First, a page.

Jeff Cox is a finance editor with CNBC.com where he covers all aspects of the markets and monitors coverage of the financial markets and Wall Street. His stories are routinely among the most-read items on the site each day as he interviews some of the smartest and most well-respected analysts and advisors in the financial world.
Over the course of a journalism career that began in 1987, Cox has covered everything from the collapse of the financial system to presidential politics to local government battles in his native Pennsylvania.
Cox joined CNBC in 2007 just as the worst of the credit crisis was about to explode and as the website was still in the infancy of its new rollout.
He helped chronicle the collapse of Bear Stearns and then Lehman Brothers, writing insightful and important stories about the demise of some of Wall Street's leading names and how investors could navigate their way through the crisis. His articles are often picked up by other CNBC syndication partners such as Yahoo and AOL Money and have been cited in a number of national publications, including USA Today.
Prior to coming to CNBC, Cox worked at CNNMoney where he wrote a series of analyses, which were the first to tie the surging demand for ethanol to rising prices at the supermarket. He wrote extensively on alternative energy while at CNN and covered technology as well.
In his print career, Cox's writing and editing projects were honored on multiple occasions by the New Jersey Press Association and Pennsylvania Newspaper Association, which cited him twice for commentary, including a series of columns he wrote after the Sept. 11, 2001, terrorist attacks.
He also served as lead editor for award-winning projects on gangs, child molestation and the cost of education, a project on which he spoke at Columbia University. The cost of education series was honored by the NJPA for public service journalism.
In all, Cox spent 18 years in print, including nine years in senior editing positions.
A graduate of Bloomsburg University, Cox lives in Pennsylvania, on the Delaware River, with his wife, Mary Ellen.
Follow Jeff Cox on Twitter @JeffCoxCNBCcom.
Now that stocks and the dollar are moving in tandem again, it could be a signal for investors to put more money into US assets.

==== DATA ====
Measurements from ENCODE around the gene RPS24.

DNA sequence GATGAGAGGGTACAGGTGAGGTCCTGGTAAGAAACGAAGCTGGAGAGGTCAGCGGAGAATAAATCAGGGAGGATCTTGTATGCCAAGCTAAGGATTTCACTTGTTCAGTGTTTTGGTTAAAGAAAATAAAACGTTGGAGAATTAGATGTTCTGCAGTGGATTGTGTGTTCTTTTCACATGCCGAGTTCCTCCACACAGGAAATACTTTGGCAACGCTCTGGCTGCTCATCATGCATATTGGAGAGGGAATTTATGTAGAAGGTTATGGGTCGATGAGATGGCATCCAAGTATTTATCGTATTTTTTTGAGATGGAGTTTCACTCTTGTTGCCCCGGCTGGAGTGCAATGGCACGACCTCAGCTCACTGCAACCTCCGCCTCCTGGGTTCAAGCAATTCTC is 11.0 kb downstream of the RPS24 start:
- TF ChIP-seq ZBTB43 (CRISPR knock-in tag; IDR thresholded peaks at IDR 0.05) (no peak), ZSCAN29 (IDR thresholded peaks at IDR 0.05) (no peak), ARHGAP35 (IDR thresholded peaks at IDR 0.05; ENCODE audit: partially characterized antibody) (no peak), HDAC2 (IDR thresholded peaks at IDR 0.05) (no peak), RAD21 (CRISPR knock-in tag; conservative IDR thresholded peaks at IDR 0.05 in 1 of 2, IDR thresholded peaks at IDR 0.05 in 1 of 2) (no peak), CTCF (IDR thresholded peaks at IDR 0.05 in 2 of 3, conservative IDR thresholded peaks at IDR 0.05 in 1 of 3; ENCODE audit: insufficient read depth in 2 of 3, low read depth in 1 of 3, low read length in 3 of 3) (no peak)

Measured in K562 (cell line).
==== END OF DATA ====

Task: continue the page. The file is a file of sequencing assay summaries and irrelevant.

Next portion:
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While the Greek debt crisis and tougher regulations could hurt big financial institutions that invest with their own money, the damage is likely to be short-lived.
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A miserable week of economic news has rekindled a big question in the market: Is the economy headed for a double-dip recession?
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Delaware's short-selling senator thinks the practice is fine so long as predators don't step in and create another Bear Stearns or Lehman Brothers-type crisis.
Expectations of higher interest rates could be good for stocks in the coming months, though not for banking shares, according to a new analysis.
As if the credit markets aren’t already under enough pressure, the mass intrusion of state and federal debt will only make matters worse.
Some of the most powerful members of the financial community think the American economy is going to be just fine.
Common Sense has hired another SocGen exec as it rebuilds after the arrest of its founder and the loss of clients.
All those headlines about new stock market highs may look sexy, but life for active managers hasn't been quite so much fun.
Investing with top performing managers is probably a bad idea, according to a study of long-term hedge fund performance.
CNBC's Patti Domm and Jeff Cox discuss the jobs report and the current dilemma of long-term unemployment.
CNBC's Patti Domm and Jeff Cox discuss the recent GDP numbers and what factors have been affecting it.
Investors give and investors take away, and nowhere has that been more true lately than in value stocks.
Bank of America asked a federal judge to throw out a verdict finding it liable for fraud over defective mortgages sold by its Countrywide unit.
An influential U.S. financial services industry group is downplaying concerns about possible breaches at JPMorgan Chase and other banks.
Since 1950, September is the worst performing month for the S&P 500 index.